Will Wallonia push Brussels toward urban toll?
The new Brussels government’s plan A to reform road taxes is to introduce the much-talked-about kilometer tax. After the Brussels Environment Minister wished openly to introduce it in collaboration with the other two Regions, Walloon Green party president, Jean-Marc Nollet (Ecolo), declared that he wouldn’t defend the proposition. Without any deal, Brussels will go with plan B: the urban toll.
A lot of ink has flown over the Belgian road tax reform, whether it is up north, down south or in Brussels. In July, the new Brussels government reaffirmed its ambition to introduce a smart kilometer tax. A significant change that should be done “in cooperation with all regions.”
This new tax should replace the current road tax system. Its aim is, according to Brussels, to discourage people from using their cars, especially during rush hours.
‘Impossible in Wallonia’
However, despite this open-arms proposition from the capital, the Regions see the issue from another angle. This weekend, the co-president of the Walloon Green party, Jean-Marc Nollet (Ecolo), came out on the subject in the columns of the newspaper L’Echo. He buried the possibility of introducing a kilometer tax in Wallonia.
“It’s a flip-flop from Ecolo. Mobility issues don’t stop at the regional borders. It’s an issue beyond Brussels. The problems of congestion and air quality are also a reality in the major cities of Wallonia,” reacts Emmanuel De Bock, president of the DéFi group at the Brussels Parliament.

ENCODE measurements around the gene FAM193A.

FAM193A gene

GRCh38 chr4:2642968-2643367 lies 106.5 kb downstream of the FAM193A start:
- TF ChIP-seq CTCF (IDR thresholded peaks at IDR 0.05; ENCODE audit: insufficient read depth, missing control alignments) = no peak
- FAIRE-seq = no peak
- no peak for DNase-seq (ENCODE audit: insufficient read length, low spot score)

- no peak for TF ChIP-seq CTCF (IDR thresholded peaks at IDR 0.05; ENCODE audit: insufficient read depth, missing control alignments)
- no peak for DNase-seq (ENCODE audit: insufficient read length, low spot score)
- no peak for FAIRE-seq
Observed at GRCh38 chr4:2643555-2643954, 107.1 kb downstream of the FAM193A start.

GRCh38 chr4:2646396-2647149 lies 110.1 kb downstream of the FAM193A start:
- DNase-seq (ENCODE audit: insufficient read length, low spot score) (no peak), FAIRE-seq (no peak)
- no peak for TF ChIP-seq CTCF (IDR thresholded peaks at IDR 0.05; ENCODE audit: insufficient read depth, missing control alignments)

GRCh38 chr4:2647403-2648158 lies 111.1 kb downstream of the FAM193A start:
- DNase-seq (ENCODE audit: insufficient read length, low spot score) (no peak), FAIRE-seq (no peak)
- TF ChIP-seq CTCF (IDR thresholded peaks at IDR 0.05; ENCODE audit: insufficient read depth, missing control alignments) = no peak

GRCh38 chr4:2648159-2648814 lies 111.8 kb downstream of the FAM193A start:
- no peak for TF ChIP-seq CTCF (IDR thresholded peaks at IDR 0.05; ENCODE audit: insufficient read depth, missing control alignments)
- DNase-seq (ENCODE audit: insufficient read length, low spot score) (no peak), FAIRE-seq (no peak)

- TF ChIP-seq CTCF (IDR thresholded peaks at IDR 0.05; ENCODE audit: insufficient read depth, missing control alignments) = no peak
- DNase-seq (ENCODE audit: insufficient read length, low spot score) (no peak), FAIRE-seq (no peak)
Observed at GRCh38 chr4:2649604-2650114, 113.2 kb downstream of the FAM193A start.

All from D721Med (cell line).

‘Contact will be made’
Whereas Brussels declared back in August that it won’t wait for another ten years, Mobility Minister, Elke Van den Brandt (Groen), soothed her speech in front of the parliamentary members. “I will contact the Walloon government to see what solution is possible. It’s not because it isn’t written in their majority’s agreement that we can’t talk about it,” declares the Minister.
“There is no plan to introduce a kilometer tax in Wallonia,” declared the new Minister-President, Elio Di Rupo (PS). “Let’s not go faster than the music. We must first get around the table to find common grounds. For now, we have debated more in the media than between political parties,” notes Alain Maron, Brussels Environment Minister and Ecolo’s spokesperson.
If plan A of the kilometer tax doesn’t find any admirer, Brussels will choose plan B and introduce the urban toll. In essence, it will be easier and cheaper to introduce that system. The latter would use ANPR cameras that have already been put up for the Low Emission Zone. A kilometer tax would require all vehicles driving through the Region to be equipped with a specific ‘On Board Unit’ (OBU).